Backstage at Vivienne Westwood’s Paris show the designer was in typically bewitching mood, declaring: “I am not sure how much longer fashion weeks will be feasible for, in the future.” However, that inventor was not Westwood herself but her husband, Andreas Kronthaler, who for the past three years has taken top billing at the Andreas Kronthaler for Vivienne Westwood play.
This label remains unmistakably Westwood. It retains both its distinctive look – think 18th-century French lousy – and the environmental activism she embraced decades before it became acceptable, let alone fashionable, in mainstream culture. The Dame herself watched Saturday’s boast from the front row, and joined Kronthaler arm-in-arm for a catwalk lap of honour.
“We have to take sustainability seriously,” said Kronthaler before the be being presented. “I think that is obvious now, no? So I try to be as conscious and as careful as possible.” Much of the raw material for this collection was “fabrics that already occur – it’s called deadstock, although I think that’s a bit of a strange name”. He worked with Wastemark to collect fabric extra from top Italian mills, “and mostly I didn’t dye the fabric, just washed it and fitted it”.
This collection was called Rock me Amadeus. “But really, that’s just about the hair,” said Kronthaler, gesturing to imitation Bella Hadid, standing patiently in a swimsuit and knee-high sport socks while being accessorised for the catwalk with a boundless Dr Seuss hat on top of hair neatly pinned into Mozart-esque rolls above the ears. “I try to put as much into each look as I can. I scantiness each look to be a world of its own.”
An oversized black net hat with an elegant elongated shape, somewhere between a very style crocodile mask and an Admiral’s bicorne hat, had in fact been inspired by rowers who Kronthaler saw carrying their upturned yachts high above their heads into the Thames, on a visit to Henley. There were references to 1950s pin-ups and to Fellini’s 1976 covering Casanova. And there were plenty of party dresses in the classic Westwood style, with opulent layers unpeeling atop of bare shoulders, waists cinched with a corset, skirts flounced.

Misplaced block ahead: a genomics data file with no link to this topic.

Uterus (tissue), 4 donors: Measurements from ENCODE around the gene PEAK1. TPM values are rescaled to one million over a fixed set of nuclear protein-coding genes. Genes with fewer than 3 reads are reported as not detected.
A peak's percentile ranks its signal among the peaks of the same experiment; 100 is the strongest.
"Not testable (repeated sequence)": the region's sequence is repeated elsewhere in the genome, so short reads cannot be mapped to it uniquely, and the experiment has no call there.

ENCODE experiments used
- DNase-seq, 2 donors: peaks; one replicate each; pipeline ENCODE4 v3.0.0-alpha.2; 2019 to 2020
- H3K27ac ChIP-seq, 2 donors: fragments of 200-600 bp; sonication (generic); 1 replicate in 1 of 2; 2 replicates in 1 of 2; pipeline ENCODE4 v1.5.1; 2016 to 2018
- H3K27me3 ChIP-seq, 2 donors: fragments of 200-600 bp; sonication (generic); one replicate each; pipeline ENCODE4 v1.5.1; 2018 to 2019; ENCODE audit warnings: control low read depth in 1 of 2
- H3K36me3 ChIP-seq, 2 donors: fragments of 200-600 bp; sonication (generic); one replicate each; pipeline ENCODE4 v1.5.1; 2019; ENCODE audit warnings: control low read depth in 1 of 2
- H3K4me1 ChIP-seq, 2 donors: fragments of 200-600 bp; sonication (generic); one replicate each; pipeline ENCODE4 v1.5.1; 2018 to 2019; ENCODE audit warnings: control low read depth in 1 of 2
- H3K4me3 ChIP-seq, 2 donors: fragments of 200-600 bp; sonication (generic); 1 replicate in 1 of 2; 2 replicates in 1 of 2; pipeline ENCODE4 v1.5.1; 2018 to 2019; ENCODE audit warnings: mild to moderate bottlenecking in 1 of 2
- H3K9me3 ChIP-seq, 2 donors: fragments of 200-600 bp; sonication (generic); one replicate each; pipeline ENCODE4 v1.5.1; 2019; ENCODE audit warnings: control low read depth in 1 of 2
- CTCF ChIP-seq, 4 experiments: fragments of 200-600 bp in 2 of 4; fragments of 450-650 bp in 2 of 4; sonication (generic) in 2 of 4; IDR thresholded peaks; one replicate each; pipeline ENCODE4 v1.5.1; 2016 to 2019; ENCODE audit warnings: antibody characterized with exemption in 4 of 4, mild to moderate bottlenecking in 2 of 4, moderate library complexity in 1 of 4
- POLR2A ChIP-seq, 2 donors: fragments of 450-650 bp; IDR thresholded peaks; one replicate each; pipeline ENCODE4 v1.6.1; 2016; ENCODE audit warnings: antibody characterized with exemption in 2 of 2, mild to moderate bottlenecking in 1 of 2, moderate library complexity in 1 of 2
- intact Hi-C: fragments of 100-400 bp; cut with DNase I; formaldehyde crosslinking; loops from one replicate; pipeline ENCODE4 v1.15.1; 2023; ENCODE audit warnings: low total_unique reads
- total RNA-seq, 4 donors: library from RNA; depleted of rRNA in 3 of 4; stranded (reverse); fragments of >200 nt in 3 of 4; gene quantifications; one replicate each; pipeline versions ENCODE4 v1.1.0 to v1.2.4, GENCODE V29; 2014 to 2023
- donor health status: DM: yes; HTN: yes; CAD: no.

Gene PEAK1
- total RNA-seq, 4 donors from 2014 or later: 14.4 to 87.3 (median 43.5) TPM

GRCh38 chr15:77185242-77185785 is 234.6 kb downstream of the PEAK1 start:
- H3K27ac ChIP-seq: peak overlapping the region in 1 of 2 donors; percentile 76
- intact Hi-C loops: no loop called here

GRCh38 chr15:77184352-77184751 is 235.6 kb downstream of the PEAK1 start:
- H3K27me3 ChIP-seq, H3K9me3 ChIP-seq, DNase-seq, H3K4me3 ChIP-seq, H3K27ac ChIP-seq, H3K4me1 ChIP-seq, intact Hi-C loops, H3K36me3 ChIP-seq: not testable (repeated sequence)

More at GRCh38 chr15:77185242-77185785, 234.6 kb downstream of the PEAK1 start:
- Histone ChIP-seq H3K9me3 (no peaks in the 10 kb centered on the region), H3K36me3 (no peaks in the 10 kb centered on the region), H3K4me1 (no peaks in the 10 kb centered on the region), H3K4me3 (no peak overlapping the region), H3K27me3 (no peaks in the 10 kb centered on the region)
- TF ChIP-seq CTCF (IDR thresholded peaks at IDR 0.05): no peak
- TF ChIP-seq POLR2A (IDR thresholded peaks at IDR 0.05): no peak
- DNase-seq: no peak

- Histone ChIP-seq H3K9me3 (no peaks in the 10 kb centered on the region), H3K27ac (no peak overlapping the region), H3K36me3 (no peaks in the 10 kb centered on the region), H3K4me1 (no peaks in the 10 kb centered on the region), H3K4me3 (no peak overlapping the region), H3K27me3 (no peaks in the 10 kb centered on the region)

“What I believe is that we should buy teensy-weensy and really love the things that we buy,” said Kronthaler.
The son of a Tyrolean blacksmith, he met his wife in the late 1980s, when she was a professor at the Vienna Organization for Applied Art and he was her star pupil. Married since 1993, they have been a de facto design team for much of that schedule. In 2016, the name of the Paris fashion week show was changed to acknowledge Kronthaler’s contribution.
He said: “I have bring down the collection to its essence – if people are going to buy less, then I should be making less – and then to stretch it into a exhibit I make some pieces with fabric that is dormant around the studio.” A box of scrapped sequins found in a cupboard became an one-off sparkly fish, tattered as an enormous hat, and embellishment for a T-shirt dress with the face of a tiger, to support the work of Fauna and Flora International, the fantastic’s first international wildlife conservation organisation, in their mission to protect the critically endangered Sumatran tiger, of which fewer than 400 are reckoned to remain in the wild.